Wednesday, March 1, 2017

Estate Planning Attorney Explains the 4 Cs

“Now comes the hard part,” Liz Skinner wrote in Investment News last year, when the Labor Department came out with new fiduciary rules for financial service providers. The DOL fiduciary rule, set to take effect next month, basically states that all financial advisers will be required to recommend what is in the best interests of clients when they offer guidance on 401(k) plan assets, individual retirement accounts or other qualified monies saved for retirement.

The term “fiduciary” is nothing new to us at Geyer Law. Lawyers are used to acting as fiduciaries for their clients, understanding the obligation to protect the confidences of clients and
potential clients and to avoid conflicts of interest that may injure them,” as explained in the William & Mary Law Review (vol.49 Issue 2).

“Lawyers do not have the option of looking out for number one,” is the way Fraser Sherman puts it in an article in Chron about attorneys’ fiduciary duties to clients. The attorney-client relationship is one of trust, and our actions are governed by the 4 C’s:

1. Competence
This describes how attorneys use specialized legal knowledge and skill on behalf of clients, keeping up with changes in the law, and referring matters outside their own specialty areas to other professionals.

2. Conflict avoidance
Attorneys must avoid conflicts of interest. Not only must the client’s interests come first, but conflicts of interest between different clients of the same attorney must be avoided (think ex-spouses, siblings, business partners who might wish to engage the services of the same attorney).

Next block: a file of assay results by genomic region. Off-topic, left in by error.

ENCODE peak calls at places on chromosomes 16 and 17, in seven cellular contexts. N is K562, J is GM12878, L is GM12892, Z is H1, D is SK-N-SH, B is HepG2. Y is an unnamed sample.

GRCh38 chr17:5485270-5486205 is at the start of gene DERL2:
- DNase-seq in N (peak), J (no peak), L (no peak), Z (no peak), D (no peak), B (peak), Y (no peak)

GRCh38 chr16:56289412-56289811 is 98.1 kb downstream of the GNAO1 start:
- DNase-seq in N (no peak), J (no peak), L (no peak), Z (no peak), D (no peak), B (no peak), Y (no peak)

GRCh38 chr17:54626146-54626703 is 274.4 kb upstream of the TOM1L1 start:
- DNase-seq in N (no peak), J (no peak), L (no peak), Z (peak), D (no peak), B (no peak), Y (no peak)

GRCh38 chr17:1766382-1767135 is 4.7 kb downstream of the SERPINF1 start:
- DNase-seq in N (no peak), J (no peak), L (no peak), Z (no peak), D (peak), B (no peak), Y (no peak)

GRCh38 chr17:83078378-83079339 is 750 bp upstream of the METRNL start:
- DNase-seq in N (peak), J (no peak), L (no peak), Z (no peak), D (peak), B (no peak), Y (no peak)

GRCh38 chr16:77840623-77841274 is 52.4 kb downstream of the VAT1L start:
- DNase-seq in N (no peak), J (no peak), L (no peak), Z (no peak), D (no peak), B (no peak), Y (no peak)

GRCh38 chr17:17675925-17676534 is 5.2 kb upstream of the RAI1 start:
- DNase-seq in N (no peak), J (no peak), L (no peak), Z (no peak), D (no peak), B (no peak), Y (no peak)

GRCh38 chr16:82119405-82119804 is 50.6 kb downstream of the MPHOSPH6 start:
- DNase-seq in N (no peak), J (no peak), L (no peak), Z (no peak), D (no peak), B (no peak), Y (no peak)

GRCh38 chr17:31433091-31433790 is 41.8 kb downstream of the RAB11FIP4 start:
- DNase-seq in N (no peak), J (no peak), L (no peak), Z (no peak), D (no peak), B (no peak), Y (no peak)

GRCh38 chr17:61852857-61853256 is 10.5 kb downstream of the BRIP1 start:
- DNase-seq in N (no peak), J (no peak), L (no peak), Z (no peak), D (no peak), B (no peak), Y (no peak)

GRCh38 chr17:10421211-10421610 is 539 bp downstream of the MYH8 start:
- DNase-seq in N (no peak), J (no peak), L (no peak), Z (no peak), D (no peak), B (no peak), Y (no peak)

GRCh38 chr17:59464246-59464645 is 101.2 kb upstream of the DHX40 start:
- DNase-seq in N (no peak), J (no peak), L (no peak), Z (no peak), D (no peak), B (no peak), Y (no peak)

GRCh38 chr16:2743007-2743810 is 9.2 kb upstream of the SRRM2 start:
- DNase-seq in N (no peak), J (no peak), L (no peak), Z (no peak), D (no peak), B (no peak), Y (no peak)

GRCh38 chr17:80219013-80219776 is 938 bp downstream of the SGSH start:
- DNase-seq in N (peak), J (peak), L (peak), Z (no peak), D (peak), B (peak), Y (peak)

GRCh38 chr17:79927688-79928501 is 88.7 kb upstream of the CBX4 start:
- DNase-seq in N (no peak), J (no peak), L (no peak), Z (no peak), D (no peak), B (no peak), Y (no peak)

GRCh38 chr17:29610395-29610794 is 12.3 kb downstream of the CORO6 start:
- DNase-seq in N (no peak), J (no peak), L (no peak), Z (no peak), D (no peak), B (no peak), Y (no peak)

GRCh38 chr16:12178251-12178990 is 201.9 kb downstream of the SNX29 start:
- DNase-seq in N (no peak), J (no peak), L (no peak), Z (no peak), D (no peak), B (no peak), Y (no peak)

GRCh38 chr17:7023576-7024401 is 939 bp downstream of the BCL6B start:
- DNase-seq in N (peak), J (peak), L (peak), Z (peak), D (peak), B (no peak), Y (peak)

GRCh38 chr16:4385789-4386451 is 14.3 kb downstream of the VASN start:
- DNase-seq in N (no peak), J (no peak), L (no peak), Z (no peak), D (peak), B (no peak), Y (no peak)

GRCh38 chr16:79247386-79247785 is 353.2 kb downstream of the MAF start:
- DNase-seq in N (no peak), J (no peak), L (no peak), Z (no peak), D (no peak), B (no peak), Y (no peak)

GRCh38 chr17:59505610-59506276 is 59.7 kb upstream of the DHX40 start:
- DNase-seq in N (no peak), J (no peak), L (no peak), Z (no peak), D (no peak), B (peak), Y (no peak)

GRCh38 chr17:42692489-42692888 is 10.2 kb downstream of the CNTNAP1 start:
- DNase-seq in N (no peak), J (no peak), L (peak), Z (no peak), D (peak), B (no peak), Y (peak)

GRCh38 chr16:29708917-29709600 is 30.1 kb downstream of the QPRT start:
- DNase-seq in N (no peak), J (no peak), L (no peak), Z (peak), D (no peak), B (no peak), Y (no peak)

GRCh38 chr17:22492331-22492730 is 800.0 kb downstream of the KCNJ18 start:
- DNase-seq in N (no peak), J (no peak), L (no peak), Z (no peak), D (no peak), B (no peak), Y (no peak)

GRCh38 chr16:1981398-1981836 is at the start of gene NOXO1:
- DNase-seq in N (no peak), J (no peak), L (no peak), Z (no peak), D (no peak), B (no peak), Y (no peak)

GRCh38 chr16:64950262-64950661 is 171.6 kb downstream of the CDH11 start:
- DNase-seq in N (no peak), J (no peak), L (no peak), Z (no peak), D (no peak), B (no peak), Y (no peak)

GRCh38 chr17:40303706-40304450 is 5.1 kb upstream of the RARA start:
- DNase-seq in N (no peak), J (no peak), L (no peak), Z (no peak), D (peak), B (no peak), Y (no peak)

3. Communication
Our attorneys at Geyer Law know we must provide our clients with enough information to make good decisions. We understand the challenges, fears, and family dynamics that often come into play with legal issues, and so we are committed to being responsive to client needs in a timely manner, even offering  house calls and flexible appointment time in order to ensure that good two-way communication is taking place.

4. Confidentiality
Our clients trust us with their confidential information, and we know how precious that trust is. Confidentiality is essential in any fiduciary relationship, and when it comes to the kind of sensitive estate planning decisions that affect different family members, confidentiality is particularly crucial.
All professionals have a relationship of trust with their clients. At Geyer Law, where we provide counsel on estate planning and elder law matters including Medicaid planning, facility placement and financing, probate and estate administration, special needs trusts, guardianship, and advanced directives,– it’s all the “hard part”, all built on a foundation of trust!



No comments:

Post a Comment